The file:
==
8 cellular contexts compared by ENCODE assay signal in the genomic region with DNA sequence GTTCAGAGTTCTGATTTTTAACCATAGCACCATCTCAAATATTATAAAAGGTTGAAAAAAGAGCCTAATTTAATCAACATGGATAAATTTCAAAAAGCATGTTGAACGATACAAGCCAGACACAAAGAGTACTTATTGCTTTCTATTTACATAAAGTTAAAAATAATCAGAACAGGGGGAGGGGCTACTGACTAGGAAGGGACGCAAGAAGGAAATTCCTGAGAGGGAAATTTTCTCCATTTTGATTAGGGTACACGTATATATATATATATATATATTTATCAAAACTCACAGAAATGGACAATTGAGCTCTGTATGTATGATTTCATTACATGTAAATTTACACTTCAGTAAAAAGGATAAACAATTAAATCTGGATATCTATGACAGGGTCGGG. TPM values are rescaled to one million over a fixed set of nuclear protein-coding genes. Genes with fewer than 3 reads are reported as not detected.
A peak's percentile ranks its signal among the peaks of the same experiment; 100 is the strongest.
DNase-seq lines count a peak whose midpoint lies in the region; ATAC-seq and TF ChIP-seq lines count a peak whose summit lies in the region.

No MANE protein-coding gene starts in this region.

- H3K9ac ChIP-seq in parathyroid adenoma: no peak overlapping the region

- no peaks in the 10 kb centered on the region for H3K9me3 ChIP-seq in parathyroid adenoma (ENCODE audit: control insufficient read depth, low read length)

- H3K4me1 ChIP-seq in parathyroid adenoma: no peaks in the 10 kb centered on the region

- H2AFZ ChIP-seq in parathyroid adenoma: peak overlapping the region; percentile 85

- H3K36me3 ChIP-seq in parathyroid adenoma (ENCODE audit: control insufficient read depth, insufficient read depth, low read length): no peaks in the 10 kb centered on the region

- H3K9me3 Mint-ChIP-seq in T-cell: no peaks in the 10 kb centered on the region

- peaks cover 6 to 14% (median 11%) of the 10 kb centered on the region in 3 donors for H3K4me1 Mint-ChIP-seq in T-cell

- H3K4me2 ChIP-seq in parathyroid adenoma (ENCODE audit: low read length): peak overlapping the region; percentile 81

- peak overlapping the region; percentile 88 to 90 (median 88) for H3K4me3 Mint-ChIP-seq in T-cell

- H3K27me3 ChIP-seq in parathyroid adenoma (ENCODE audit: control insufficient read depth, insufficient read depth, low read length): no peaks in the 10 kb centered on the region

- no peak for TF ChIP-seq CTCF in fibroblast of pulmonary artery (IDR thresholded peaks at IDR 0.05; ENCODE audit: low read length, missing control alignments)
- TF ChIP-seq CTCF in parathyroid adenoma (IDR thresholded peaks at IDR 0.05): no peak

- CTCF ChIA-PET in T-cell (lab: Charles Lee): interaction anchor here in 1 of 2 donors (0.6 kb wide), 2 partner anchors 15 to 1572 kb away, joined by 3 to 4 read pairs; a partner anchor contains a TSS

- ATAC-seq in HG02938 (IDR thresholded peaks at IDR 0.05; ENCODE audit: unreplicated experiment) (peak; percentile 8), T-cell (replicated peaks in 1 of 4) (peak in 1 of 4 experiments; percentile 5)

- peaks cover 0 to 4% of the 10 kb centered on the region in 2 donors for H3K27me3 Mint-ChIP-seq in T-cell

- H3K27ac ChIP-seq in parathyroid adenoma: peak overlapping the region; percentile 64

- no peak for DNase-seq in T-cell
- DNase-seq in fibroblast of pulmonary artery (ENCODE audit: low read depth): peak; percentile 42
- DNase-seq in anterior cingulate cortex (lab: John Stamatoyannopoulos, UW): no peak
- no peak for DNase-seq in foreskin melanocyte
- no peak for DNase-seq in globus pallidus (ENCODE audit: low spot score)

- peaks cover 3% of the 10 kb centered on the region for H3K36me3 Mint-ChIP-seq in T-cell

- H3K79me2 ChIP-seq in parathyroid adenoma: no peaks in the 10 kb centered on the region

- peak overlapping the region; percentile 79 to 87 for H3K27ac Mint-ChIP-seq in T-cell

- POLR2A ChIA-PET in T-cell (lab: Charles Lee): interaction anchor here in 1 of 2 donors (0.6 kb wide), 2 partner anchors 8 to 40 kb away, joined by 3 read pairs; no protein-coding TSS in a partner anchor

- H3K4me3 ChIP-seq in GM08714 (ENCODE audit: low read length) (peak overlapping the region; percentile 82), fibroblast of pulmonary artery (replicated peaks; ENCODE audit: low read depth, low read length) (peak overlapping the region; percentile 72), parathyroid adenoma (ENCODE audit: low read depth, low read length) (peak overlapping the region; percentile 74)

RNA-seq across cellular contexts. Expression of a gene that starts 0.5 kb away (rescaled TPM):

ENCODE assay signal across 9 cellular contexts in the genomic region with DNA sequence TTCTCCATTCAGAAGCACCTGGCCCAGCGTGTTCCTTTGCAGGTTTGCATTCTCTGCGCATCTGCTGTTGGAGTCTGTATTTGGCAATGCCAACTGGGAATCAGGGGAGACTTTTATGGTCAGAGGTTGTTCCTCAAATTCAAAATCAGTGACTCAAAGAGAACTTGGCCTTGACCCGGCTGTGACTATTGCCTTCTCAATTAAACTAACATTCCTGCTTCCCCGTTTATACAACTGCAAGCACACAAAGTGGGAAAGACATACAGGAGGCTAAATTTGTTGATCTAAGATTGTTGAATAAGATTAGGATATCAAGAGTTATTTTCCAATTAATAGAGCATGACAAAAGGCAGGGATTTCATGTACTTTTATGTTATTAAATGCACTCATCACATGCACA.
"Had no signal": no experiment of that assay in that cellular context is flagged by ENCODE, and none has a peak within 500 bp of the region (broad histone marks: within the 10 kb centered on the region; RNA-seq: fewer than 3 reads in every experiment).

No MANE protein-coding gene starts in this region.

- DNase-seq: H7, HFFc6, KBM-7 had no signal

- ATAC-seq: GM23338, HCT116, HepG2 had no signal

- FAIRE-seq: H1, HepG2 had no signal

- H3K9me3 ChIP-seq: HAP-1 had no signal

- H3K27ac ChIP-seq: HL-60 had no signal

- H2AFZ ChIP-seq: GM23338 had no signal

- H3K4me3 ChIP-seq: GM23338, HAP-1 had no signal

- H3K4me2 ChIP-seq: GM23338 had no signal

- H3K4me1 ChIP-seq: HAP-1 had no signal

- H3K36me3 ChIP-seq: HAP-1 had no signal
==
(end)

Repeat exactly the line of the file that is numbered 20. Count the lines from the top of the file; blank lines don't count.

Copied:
- H3K27ac ChIP-seq in parathyroid adenoma: peak overlapping the region; percentile 64